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Do you have a right to privacy in your address?

March 16, 2013

By Kristin Hall

When it comes to privacy, we know that the home is a sacred space. But is your address sacred as well? How about your ZIP code? Recent litigation in Massachusetts, California, and Pennsylvania is signaling that the answer to that question may depend on where you live.

Massachusetts: ZIP Codes Protected Under Privacy Interests

Massachusetts and a handful of other states (including, notably, California) have made it unlawful for retailers to collect “personal identification information” (or “PII”) from consumers who pay using a credit card. Under those statutes, PII can mean a customer’s phone number or address (or components thereof). A customer, Melissa Tyler, sued Michaels Stores in federal court in Massachusetts, claiming that Michaels illegally requested her ZIP code prior to completing several transactions, and that Michaels used that information to look up her street address and send her marketing materials.

, the statute was solely intended to prevent fraud against consumers—namely identity theft—and did not create a “free standing privacy right” in a consumer’s PII. Because Tyler’s identity had not been stolen, and Michaels had not broken any other laws by looking up her mailing address, the court held that Tyler was not entitled to any damages under Massachusetts law.

After the federal court dismissed Tyler’s case, she asked the state’s high court to weigh in. In a surprising turn,

. The state court said that the Massachusetts statute had a dual purpose—to prevent credit card fraud and to protect consumer privacy. Moreover, the state court continued, the latter interest—privacy protection—was actually the primary purpose of the statute. Thus, Tyler’s receipt of unwanted marketing materials was the sort of injury that could be compensated under Massachusetts law.

California: Limited Privacy Protection for ZIP Codes

The Massachusetts high court’s interpretation is somewhat aligned with the California Supreme Court’s view on its version of the ZIP code law, the Song-Beverly Credit Card Act.

that the statute’s “overriding purpose ‘was to protect the personal privacy of consumers who pay for transactions with credit cards.’” , however, the Court said that the statute had dual fraud-prevention and consumer-privacy purposes (like the Massachusetts statute). But unlike the Massachusetts state court, which said that privacy-protection was the statute’s main purpose, the California court said that these privacy interests should yield if preventing merchants from verifying customer identity would place them at risk of being victimized by credit card fraud.

The state of play with regard to home address privacy may soon change in California. In County of Los Angeles v. Los Angeles County Employee Relations Commission, Case No. S191944, the Court will address whether public employees have a reasonable expectation of privacy in their personal contact information.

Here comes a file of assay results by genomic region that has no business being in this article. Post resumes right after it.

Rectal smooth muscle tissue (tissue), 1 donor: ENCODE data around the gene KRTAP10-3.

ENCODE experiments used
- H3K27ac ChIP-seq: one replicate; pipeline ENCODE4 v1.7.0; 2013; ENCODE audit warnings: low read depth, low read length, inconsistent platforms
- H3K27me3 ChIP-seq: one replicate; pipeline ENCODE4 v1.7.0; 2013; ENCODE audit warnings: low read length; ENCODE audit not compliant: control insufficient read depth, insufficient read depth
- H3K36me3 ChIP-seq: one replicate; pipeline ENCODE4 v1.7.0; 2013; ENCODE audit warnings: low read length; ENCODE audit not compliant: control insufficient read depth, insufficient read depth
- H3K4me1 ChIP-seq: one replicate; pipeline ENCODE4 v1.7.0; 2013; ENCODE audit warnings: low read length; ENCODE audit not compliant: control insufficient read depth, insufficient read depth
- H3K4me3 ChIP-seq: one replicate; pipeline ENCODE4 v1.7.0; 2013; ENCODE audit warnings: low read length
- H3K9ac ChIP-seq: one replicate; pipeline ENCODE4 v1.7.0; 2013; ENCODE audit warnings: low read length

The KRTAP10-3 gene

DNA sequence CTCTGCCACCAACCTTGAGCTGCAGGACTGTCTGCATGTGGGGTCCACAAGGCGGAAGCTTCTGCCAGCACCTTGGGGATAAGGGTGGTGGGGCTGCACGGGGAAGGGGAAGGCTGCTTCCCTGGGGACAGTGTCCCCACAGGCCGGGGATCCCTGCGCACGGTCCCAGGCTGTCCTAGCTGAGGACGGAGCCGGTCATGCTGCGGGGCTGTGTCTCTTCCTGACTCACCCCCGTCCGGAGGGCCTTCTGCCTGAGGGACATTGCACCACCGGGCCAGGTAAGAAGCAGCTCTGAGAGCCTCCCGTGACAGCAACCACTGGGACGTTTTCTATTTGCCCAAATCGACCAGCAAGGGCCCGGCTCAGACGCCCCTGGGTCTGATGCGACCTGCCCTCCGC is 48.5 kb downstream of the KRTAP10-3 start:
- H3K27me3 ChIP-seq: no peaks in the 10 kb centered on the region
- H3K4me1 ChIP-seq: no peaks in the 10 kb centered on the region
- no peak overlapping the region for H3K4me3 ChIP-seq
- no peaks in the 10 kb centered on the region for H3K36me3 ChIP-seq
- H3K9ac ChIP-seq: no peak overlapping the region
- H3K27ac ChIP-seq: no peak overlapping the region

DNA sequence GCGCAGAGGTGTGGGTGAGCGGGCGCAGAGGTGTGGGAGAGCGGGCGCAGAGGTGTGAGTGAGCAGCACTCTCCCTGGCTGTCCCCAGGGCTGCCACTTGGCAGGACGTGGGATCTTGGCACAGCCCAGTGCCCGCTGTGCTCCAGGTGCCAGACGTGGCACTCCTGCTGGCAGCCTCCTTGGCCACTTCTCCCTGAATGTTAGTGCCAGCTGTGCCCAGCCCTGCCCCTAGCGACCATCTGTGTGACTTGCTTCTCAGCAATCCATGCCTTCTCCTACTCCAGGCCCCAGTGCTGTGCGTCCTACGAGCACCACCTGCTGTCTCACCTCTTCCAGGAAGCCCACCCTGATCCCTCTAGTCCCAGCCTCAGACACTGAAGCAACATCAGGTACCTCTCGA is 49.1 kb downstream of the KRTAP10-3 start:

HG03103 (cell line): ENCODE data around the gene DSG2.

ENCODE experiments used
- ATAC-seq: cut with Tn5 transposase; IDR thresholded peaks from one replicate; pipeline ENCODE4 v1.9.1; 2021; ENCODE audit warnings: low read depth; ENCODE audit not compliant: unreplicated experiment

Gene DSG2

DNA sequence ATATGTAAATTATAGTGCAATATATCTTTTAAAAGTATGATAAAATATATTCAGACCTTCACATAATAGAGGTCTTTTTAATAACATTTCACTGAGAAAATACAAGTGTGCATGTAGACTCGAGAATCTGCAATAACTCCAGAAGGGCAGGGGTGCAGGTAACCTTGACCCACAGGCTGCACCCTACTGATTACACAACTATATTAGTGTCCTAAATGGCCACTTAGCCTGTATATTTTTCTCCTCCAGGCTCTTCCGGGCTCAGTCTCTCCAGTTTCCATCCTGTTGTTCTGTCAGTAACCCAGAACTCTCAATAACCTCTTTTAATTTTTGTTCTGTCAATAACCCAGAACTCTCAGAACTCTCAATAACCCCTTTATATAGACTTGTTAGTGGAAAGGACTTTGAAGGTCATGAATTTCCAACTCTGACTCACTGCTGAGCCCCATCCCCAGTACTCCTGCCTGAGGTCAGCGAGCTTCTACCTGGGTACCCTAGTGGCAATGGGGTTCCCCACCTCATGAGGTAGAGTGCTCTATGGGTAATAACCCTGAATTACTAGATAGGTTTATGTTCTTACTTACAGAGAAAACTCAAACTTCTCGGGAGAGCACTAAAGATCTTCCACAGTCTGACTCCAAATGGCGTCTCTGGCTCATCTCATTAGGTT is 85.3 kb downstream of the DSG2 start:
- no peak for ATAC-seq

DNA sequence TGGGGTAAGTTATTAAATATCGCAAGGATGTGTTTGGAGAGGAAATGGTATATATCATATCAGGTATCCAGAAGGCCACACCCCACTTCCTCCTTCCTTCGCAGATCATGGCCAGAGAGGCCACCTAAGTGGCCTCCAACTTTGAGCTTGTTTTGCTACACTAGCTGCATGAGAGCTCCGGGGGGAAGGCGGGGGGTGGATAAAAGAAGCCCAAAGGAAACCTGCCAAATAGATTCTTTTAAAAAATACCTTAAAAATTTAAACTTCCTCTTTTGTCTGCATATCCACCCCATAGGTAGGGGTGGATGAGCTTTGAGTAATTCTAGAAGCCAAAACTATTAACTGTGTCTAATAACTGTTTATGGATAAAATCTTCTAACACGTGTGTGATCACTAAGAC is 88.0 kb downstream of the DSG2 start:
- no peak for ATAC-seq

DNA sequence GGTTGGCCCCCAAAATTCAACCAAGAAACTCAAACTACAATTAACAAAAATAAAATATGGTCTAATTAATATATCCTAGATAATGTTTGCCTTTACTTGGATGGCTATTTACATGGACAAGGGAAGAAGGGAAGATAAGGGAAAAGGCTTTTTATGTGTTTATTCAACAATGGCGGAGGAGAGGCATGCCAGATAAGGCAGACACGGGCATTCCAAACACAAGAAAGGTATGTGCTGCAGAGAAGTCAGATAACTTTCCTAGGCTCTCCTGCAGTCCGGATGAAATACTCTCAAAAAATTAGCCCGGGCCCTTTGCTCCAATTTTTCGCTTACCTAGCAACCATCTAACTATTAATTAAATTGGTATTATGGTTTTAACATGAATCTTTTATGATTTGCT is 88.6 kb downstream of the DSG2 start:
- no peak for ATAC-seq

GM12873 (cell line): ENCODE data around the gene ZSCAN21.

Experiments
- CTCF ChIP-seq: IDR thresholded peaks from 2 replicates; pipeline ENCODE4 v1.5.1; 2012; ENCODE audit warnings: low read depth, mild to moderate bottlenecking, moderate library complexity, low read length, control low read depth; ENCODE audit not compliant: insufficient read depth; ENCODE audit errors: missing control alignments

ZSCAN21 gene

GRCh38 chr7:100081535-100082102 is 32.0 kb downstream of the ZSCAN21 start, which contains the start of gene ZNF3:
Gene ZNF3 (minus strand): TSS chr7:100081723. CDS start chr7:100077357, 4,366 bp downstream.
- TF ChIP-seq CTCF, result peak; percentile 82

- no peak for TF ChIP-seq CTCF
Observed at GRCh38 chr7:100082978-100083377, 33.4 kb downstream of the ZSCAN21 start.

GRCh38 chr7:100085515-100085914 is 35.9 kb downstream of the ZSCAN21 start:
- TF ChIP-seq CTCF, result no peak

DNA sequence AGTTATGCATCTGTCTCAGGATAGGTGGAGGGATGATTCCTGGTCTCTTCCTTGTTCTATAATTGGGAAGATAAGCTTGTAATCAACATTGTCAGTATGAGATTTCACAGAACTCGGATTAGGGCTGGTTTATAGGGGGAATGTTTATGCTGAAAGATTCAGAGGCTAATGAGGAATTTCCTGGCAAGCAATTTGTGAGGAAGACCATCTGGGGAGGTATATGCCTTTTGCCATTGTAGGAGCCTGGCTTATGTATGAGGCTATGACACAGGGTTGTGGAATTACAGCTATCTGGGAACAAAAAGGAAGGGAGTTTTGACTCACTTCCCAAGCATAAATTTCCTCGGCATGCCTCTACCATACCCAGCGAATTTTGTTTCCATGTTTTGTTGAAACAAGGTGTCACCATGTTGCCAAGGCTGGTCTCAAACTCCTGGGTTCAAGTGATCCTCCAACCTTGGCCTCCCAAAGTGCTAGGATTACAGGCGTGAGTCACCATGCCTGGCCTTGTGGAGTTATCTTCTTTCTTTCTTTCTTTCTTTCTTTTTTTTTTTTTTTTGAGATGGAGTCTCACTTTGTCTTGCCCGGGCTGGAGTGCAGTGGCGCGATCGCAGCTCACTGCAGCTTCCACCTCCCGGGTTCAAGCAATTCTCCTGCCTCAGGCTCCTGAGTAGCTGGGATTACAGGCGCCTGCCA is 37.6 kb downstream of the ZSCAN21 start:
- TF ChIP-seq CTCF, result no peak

The case arose in the context of a 2006 labor negotiation, in which a union asked Los Angeles County to hand over the names, addresses and home phone numbers of county employees the union nominally represented, but who had not formally joined the union. The union claimed it needed the information in order to contact the employees with required annual notices, and for recruitment purposes.

that the employees’ contact information was protected under the right to privacy that is recognized in the California constitution, the union appealed. The case was argued before the California Supreme Court on March 5th and is currently under submission.

Pennsylvania: Residential Addresses Not Protected Under the State Constitution

Last month,

that “there is no constitutional right to privacy in one’s home address under the Pennsylvania Constitution.” The case arose after the plaintiff, Mel Marin, attempted to register as a candidate in the 2010 congressional election. Marin was denied certification after he refused to provide his home address on the nomination petition and candidate’s affidavit, which was required under the Pennsylvania Election Code. Marin claimed that this requirement was an unconstitutional violation of his right to privacy in his home address. Quoting its prior precedent, the court said that the disclosure of addresses is now so commonplace that there cannot be a reasonable expectation of privacy in one’s address:

Whether registering to vote, applying for a driver’s license, applying for a job, opening a bank account, paying taxes, etc., it is all but impossible to live in our current society without repeated disclosure of one’s name and address, both privately and publicly. There is nothing nefarious in such disclosures. An individual’s name and address, by themselves, reveal nothing about one’s personal, private affairs.

What do you think—did the Pennsylvania court get it right? Perhaps a more appropriate question is: would you rather live in Massachusetts, California, or Pennsylvania?

Caveat Vendor is Paul Hastings' Consumer Issues blog. We welcome your feedback. Please contact our blog editor with any thoughts or suggestions.

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